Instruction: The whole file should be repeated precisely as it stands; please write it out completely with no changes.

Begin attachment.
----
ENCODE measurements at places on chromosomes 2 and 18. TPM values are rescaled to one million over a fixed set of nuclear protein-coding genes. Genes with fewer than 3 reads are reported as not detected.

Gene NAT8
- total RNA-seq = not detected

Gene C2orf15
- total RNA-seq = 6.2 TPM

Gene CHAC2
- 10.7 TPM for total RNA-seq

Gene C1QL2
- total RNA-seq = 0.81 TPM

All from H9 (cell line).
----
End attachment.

ENCODE measurements at places on chromosomes 2 and 18. TPM values are rescaled to one million over a fixed set of nuclear protein-coding genes. Genes with fewer than 3 reads are reported as not detected.

Gene NAT8
- total RNA-seq = not detected

Gene C2orf15
- total RNA-seq = 6.2 TPM

Gene CHAC2
- 10.7 TPM for total RNA-seq

Gene C1QL2
- total RNA-seq = 0.81 TPM

All from H9 (cell line).